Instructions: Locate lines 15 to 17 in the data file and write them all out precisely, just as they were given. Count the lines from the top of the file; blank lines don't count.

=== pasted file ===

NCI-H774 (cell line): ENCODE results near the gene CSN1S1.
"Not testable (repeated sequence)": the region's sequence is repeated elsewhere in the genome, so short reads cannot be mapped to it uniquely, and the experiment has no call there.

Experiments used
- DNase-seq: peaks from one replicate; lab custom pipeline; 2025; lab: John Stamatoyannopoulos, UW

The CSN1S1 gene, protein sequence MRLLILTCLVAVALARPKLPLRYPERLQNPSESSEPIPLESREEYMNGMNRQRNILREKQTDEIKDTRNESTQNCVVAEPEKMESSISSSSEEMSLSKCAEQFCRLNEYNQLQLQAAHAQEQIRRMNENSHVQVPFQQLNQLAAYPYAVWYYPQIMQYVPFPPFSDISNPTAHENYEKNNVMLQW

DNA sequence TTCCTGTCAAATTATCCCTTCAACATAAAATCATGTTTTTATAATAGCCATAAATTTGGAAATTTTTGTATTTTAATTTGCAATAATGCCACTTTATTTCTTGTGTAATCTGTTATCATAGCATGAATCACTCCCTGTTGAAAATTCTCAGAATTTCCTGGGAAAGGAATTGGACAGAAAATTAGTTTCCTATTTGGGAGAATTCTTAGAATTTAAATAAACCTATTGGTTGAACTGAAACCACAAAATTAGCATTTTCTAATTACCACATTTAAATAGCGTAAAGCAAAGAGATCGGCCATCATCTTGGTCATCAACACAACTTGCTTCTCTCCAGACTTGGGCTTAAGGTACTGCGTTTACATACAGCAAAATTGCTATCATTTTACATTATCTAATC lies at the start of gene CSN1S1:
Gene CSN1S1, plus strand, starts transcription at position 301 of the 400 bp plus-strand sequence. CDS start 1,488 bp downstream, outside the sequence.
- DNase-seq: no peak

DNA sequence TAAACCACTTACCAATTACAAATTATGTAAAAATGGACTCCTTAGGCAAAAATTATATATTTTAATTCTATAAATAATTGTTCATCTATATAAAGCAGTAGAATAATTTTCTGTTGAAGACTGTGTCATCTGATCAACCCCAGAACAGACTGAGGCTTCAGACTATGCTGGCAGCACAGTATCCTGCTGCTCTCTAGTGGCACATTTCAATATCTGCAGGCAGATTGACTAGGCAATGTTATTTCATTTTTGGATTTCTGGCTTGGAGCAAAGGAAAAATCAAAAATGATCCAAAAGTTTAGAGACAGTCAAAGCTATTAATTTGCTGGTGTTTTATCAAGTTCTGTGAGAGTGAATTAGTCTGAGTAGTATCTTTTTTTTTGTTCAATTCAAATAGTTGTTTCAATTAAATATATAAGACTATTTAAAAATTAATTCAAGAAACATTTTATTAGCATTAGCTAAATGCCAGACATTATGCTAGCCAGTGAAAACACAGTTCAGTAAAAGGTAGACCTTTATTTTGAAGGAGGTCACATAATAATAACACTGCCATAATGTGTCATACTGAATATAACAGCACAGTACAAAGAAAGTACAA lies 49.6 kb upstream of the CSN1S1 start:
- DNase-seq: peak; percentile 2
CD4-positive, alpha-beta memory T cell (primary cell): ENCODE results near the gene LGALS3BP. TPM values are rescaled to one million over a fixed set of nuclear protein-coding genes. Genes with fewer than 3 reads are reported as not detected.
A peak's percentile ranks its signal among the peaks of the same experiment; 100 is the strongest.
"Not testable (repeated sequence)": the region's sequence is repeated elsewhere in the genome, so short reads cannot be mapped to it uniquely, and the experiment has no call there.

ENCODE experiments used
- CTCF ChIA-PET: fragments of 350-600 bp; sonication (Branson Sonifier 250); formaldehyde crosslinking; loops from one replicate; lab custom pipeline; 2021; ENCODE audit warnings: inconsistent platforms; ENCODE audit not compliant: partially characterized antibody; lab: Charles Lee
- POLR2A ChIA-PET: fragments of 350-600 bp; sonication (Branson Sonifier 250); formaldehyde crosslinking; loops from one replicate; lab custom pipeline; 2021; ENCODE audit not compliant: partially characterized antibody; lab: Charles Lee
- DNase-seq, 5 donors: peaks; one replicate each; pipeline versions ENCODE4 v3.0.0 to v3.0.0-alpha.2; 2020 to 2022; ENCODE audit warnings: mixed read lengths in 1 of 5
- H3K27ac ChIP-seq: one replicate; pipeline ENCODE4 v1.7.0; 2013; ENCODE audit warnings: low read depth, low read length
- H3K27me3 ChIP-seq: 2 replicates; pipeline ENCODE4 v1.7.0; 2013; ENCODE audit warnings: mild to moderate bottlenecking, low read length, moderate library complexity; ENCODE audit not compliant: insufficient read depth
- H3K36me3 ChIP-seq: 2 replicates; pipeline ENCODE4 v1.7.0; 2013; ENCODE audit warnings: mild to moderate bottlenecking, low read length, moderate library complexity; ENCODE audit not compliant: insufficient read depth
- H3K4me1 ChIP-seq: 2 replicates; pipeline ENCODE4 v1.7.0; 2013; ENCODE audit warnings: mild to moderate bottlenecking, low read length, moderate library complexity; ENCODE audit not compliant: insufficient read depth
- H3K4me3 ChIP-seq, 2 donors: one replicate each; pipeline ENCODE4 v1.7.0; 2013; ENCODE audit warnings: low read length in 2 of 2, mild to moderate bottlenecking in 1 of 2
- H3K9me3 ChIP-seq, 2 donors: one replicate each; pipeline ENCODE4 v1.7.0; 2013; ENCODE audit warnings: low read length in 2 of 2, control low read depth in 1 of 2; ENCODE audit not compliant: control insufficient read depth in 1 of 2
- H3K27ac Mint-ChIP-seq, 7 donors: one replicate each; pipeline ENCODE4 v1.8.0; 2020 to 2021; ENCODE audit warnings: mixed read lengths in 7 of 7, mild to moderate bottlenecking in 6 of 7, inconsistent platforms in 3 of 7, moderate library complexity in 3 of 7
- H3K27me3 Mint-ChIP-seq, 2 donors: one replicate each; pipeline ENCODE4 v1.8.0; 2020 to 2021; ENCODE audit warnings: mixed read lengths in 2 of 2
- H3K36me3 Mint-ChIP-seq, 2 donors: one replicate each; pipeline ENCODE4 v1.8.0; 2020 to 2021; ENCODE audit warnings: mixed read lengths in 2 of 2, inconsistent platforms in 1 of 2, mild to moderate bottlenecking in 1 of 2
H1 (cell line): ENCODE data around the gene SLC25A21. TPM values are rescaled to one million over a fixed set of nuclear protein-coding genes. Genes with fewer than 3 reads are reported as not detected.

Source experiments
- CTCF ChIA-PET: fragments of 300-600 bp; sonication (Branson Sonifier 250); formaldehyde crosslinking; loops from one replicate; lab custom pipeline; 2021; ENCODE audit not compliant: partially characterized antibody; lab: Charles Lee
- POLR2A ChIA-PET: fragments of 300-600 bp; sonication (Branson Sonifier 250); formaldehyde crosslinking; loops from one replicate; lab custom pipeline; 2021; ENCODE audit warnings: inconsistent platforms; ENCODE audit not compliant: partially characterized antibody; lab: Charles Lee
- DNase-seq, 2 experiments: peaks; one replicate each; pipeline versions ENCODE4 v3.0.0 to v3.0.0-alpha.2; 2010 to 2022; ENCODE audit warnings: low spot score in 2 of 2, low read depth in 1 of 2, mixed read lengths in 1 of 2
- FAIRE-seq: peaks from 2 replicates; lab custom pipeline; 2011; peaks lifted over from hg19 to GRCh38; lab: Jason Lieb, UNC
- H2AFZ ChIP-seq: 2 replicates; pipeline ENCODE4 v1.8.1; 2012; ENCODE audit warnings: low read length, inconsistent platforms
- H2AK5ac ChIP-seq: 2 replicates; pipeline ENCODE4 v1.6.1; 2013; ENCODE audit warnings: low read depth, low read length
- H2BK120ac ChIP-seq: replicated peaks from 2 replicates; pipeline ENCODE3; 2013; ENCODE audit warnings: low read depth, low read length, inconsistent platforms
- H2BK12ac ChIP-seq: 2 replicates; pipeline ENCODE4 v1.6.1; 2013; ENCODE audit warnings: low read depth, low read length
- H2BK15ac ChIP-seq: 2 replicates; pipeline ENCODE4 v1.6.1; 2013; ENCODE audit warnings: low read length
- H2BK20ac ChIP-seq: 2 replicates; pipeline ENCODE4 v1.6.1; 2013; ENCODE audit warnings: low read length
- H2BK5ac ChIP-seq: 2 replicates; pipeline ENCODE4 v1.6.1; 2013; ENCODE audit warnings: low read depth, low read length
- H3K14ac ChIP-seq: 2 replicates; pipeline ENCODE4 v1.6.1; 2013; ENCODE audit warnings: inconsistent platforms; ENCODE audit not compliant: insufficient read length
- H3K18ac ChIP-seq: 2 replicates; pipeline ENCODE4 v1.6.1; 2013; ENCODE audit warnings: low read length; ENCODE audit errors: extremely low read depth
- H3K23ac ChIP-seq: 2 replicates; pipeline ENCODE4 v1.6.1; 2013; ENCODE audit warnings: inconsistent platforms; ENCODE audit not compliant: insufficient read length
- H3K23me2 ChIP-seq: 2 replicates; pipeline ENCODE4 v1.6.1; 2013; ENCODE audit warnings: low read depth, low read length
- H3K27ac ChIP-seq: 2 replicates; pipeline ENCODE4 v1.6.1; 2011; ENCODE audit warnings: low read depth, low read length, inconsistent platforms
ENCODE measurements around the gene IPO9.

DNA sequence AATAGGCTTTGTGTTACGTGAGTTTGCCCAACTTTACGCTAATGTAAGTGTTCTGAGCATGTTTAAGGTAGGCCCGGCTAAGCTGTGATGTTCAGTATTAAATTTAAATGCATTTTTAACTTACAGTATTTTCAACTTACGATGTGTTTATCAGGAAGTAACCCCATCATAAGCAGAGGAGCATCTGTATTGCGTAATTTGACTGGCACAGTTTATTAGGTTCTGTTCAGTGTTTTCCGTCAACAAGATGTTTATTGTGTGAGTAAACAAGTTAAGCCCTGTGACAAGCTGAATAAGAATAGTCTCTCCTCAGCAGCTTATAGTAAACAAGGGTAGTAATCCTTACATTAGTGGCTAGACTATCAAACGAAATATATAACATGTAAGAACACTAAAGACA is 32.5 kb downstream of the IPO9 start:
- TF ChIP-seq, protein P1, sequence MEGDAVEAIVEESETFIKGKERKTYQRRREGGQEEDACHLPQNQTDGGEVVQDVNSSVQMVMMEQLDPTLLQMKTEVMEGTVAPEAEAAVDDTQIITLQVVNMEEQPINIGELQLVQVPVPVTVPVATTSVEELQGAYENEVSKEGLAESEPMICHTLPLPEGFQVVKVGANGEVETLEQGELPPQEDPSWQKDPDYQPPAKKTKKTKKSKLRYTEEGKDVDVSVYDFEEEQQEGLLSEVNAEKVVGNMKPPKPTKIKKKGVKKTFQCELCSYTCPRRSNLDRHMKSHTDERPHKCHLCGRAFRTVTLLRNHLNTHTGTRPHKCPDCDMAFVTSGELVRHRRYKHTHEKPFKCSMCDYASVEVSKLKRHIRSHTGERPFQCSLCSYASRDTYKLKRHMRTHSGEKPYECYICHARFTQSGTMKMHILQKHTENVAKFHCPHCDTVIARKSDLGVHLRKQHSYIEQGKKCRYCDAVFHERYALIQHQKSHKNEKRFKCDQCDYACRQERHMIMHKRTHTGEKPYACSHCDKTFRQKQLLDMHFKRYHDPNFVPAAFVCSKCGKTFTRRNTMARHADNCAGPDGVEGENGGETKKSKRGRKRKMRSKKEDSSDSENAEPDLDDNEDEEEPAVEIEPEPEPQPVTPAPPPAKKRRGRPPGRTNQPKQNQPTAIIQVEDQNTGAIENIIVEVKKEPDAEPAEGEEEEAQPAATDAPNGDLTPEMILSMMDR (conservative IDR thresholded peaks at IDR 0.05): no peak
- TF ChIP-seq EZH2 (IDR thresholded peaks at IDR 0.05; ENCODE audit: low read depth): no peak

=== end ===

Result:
- CTCF ChIA-PET: fragments of 350-600 bp; sonication (Branson Sonifier 250); formaldehyde crosslinking; loops from one replicate; lab custom pipeline; 2021; ENCODE audit warnings: inconsistent platforms; ENCODE audit not compliant: partially characterized antibody; lab: Charles Lee
- POLR2A ChIA-PET: fragments of 350-600 bp; sonication (Branson Sonifier 250); formaldehyde crosslinking; loops from one replicate; lab custom pipeline; 2021; ENCODE audit not compliant: partially characterized antibody; lab: Charles Lee
- DNase-seq, 5 donors: peaks; one replicate each; pipeline versions ENCODE4 v3.0.0 to v3.0.0-alpha.2; 2020 to 2022; ENCODE audit warnings: mixed read lengths in 1 of 5